I run and play in and about seven D&D games. They’ve taught me a lot over the years, and when questioned, I like to share whatever nuggets of wisdom I’ve learned. I dared my community to ask me anything (related to D&D). Here are my takeaways.
Original Twitter Q&A:
Q. How many encounters per long rest?
A. Depends on where they decide to camp, and who wants to stay watch. When they’re cautious, it’s not as fun. I particularly enjoy the “encounter” dream some characters can tap into.
So I guess 0 if they prep, 1 if they dare me, 2+ if I’m feeling particularly evil.
Q. Oh i meant between two long rests, not just during the rest
A. Well, my friend that depends on their level, party preparedness, area, and how sassy you’re feeling that day.
It really depends on the party. There was a great comic on Order of the Stick where a character was blowing all of their spell slots nonchalantly, then commented how it was fine because there’s generally only one encounter per long rest. If your players are getting comfortable with that line of thinking, use that to your advantage. Are they catching their breath after that epic boss battle? That doesn’t have to be the end! If you know they’re more than capable of another encounter, try it. You don’t want the players to fall into a routine.
That said, sometimes encounters are simply story-related. It’s reasonable to let situations lie with that mind. Ultimately, it’s DM discretion. I’m merely suggesting it’s never too late shake your players’ mentality.
Being A Dungeon Master
Original Twitter Q&A:
Q. Greatest compliment you’ve ever received as a DM?
Q. How do you juggle so many games at once?
Q. If you could apply the DnD Ruleset to any other setting, what would it be?
I’ll keep it brief and expand later in the article, basically:
A. Love for my homebrew and melding player stories as campaign material.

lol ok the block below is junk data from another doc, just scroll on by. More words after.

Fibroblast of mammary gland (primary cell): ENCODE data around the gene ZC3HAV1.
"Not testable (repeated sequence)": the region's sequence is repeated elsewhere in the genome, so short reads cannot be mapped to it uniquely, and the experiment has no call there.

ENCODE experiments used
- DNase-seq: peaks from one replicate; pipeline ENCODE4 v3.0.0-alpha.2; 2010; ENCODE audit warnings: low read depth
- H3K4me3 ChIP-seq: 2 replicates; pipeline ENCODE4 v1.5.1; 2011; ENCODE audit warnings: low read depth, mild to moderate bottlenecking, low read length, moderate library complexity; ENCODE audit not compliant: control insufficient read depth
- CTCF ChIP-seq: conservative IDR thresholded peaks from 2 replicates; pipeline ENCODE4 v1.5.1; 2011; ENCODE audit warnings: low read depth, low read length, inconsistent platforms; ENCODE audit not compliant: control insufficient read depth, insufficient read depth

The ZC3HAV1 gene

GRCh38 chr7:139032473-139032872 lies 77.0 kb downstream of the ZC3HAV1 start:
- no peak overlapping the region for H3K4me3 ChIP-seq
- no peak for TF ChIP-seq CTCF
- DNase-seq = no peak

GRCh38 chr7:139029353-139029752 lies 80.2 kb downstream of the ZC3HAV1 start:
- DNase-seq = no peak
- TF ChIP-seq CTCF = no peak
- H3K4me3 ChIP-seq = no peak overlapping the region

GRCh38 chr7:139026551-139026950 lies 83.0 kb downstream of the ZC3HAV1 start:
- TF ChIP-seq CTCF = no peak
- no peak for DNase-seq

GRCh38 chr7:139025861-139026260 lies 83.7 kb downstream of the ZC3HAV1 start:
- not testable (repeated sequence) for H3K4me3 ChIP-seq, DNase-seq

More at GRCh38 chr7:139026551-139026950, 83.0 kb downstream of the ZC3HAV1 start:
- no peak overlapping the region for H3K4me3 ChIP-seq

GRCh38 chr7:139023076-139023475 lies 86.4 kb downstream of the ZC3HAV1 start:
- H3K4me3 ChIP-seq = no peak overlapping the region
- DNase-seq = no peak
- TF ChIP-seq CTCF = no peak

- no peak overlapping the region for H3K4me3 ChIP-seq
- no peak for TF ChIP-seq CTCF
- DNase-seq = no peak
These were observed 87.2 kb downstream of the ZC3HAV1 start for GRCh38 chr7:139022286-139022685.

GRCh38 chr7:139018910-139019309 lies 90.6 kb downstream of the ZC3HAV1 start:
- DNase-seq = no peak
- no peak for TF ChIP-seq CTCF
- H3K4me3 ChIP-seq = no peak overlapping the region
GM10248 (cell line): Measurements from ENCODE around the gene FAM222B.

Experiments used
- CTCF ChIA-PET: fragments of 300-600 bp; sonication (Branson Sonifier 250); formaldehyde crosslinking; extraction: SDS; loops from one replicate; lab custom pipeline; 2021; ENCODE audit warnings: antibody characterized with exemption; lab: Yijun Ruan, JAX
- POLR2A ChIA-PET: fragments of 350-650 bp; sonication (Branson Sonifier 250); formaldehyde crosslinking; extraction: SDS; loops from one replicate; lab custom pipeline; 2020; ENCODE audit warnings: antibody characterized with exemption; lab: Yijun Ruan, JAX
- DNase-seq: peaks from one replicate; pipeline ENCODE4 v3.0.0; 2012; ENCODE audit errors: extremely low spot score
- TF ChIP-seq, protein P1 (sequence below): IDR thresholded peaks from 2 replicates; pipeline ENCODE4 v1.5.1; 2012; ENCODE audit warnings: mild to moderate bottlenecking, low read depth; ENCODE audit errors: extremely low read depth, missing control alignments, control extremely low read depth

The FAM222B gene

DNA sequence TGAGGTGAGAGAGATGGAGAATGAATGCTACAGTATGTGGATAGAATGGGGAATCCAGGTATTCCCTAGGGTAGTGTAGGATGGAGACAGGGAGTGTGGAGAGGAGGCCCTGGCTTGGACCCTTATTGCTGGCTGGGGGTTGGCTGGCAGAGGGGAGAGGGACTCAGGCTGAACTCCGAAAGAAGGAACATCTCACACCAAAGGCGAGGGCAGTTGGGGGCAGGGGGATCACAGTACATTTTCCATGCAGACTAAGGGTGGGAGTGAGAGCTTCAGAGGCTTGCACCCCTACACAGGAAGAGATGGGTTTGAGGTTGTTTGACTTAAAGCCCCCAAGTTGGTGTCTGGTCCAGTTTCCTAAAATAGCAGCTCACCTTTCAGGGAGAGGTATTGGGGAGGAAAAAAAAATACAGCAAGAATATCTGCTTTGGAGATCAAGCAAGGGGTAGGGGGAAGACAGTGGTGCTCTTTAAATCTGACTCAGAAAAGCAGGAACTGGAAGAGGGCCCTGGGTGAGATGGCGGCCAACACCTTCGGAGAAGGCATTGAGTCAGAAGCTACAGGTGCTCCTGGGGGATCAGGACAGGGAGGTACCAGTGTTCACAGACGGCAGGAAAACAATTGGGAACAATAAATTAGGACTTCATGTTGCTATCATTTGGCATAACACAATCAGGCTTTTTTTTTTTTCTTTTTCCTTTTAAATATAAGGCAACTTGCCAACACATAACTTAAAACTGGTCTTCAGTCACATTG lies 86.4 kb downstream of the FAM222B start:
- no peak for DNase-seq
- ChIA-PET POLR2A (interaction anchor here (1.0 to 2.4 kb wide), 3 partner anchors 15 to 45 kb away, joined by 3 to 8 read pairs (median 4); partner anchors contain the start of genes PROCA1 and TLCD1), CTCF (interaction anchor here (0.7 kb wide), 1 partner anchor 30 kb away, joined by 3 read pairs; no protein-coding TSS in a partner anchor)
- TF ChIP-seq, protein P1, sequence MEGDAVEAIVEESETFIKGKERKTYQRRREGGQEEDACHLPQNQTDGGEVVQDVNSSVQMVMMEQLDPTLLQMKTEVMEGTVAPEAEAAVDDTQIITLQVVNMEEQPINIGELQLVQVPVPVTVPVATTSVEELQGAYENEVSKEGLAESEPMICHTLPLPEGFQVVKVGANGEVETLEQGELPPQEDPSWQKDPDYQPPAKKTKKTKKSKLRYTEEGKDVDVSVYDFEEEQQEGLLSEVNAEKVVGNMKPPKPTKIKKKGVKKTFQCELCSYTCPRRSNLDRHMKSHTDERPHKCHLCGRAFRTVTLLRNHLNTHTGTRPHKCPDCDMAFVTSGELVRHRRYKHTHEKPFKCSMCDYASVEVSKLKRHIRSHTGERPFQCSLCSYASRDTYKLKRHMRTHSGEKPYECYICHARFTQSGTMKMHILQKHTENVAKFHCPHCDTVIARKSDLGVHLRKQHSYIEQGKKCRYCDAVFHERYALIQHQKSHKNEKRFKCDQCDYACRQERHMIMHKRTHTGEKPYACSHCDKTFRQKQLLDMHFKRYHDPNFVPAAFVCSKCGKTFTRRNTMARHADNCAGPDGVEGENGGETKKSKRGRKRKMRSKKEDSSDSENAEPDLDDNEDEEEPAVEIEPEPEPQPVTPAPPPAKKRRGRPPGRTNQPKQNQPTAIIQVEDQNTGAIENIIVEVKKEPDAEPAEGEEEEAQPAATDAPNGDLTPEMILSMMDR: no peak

A. I was a producer in my past life. J/k, but it is a lot of scheduling in advance.
A. Reskin as a post-apocalyptic sci-fi
I DM because, as a storyteller, I love making situations about my players. They pour their hearts into characters and setting, and watching them blossom over time is one of reasons why I build campaigns just for them. Getting told how much they appreciate the world I’ve created is just icing on the cake. It’s the same warm feeling I get for a positive review on my books; you know they’re into it. That’s all the motivation I need.
Admittedly, seven games is a lot. Since most of my games are homebrew there’s a lot of tracking going on. I keep a notebook for every campaign, jotting down details I need to remember. I have maps for my worlds for reference, and a list of NPC I can access. There’s also write-ups after every session: Google Drive, Obsidian Portal, even Word docs. Whatever works for you. As for fitting them into my schedule, it comes down to planning in advance and sticking to it. Your group needs to be as committed as you, and I’m lucky enough that I can fit multiple games into my life, slotted into different days. Does that sometimes mean days straight of D&D? Yes. But, hey, if you can juggle it, why not?
I’ll leave the third point as is. If I start that campaign, rest assured there will be notes.
Writing and Design
Original Twitter Q&A:
Q. How has your writing and design work affected your RP/DM’ing skills at the table? Did you start writing before you got into D&D or vice-versa? Have they complimented well or make it more challenging?